Australian Lawmakers Say Crypto Rules Need To be Revamped
According to a report that was commissioned by the Select Committee on Financial Technology and Regulatory Technology, Australia should create a new regulatory regime for cryptocurrency to encourage business onshore and to help the country to compete with the UK and Singapore.
The extensive study was published on Wednesday. Lawmakers were called upon to make wide-ranging changes to encourage more crypto business into the country and to smooth existing legal pathways that currently prevent companies from accessing normal banking services.
The report underscores tensions among policy makers around the world as crypto regulators try to balance protecting investors and taking advantage of the fast-growing crypto space.
Among the changes that were recommended in the report was a new type of market licence for crypto exchanges, a clear framework for custody assets and a number of new company rules. The rules focussed on new DeFi projects and are expected to commence next year, after an election.
Andrew Bragg, Senator for New South Wales said in the report, “What we don’t want to do is put a new coat on an old hook. There’s a strong anti-competitive element in Australia where the incumbents don’t like innovation and their solution is to push new ideas into old regulatory frameworks that were designed for something else.”
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Bragg went on to explain, “The agenda here is to try and be as good as Singapore or the UK. We want to be a world-leading jurisdiction for cryptocurrency.” Bragg added that he was confident in gaining support for his recommendations.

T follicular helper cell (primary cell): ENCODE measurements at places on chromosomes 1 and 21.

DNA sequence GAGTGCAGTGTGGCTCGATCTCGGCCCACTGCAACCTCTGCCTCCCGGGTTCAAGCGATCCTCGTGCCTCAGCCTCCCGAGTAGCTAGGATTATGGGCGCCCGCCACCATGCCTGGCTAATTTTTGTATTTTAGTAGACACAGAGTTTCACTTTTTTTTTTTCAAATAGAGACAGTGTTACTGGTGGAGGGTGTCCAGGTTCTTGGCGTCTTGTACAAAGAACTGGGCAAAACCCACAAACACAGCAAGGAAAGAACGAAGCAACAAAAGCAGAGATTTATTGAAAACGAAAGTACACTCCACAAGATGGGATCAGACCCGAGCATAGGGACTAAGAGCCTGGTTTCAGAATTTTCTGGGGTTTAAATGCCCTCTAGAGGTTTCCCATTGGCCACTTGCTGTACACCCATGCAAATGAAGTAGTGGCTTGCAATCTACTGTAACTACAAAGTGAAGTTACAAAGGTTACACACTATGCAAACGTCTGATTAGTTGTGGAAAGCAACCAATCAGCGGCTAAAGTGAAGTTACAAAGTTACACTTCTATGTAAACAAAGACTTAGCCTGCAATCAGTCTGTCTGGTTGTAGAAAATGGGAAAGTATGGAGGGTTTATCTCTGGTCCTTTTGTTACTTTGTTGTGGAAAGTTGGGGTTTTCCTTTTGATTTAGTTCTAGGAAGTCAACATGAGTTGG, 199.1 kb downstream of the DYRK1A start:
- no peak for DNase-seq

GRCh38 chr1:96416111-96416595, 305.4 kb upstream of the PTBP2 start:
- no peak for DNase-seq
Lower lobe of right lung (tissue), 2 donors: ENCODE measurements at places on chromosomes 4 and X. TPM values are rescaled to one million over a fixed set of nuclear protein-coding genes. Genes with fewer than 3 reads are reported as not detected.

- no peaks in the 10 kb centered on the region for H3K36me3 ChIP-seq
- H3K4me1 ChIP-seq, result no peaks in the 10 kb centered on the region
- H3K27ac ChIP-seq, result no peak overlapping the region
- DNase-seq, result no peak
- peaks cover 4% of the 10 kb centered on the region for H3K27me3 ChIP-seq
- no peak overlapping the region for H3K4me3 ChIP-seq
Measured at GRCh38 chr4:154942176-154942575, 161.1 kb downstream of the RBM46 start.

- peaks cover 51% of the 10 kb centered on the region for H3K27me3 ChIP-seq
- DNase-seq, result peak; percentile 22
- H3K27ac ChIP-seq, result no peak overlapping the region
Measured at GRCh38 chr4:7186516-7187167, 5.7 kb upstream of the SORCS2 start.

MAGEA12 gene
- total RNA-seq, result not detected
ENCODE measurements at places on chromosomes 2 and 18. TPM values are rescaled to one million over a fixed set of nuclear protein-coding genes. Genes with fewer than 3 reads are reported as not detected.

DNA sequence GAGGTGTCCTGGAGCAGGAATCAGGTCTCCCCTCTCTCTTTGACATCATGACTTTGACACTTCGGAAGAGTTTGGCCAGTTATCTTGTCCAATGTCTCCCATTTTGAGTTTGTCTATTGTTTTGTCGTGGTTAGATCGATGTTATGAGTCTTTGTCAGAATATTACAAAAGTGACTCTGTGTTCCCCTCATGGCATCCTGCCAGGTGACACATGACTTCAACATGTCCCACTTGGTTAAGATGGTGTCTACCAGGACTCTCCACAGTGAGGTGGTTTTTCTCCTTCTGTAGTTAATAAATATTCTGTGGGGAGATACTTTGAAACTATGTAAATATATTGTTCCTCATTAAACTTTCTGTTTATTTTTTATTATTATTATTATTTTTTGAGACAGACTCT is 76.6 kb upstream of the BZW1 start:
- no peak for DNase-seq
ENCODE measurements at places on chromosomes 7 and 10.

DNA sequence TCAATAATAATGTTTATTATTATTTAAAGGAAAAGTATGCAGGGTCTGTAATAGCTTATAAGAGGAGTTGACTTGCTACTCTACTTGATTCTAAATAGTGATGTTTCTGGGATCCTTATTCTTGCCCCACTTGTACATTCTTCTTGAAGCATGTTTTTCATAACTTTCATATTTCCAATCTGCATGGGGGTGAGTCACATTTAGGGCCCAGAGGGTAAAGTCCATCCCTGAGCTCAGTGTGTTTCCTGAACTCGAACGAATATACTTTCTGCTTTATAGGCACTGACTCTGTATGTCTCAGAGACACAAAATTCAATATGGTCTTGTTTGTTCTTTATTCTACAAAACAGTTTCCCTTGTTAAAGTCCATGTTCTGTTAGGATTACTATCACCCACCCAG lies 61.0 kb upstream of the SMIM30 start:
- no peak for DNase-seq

The rising value of cryptocurrency over the last few years has increased confidence among Australian investors. A study that was published by YouGov last month found that more than a third of all Australian citizens under 50 either own or have owned digital assets. This puts them among the largest users of cryptocurrencies in the OECD group.
The surge in cryptocurrency has been met with concern among Australian authorities. The main concern is that many crypto businesses operate in offshore jurisdictions.
According to Bragg, “the more that happens offshore, the more parts will migrate offshore… especially if they can’t get back incentives in Australia. It’s quite strategically important for us to have this capability onshore and be a strong digital economy.”
The new type of market permit that has been recommended by Bragg would cover capital adequacy and responsible person tests as well as rules that cover decentralised autonomous organisations (DAOs).
The report said, “DAOs do not crealy fall within any of Australia’s existing company structures. Legal liability for these organisations is currently unclear, and this regulatory uncertainty is preventing the establishment of projects of significant scale in Australia.”
The report suggested using standards in the US state of Wyoming as a potential template for the new rules.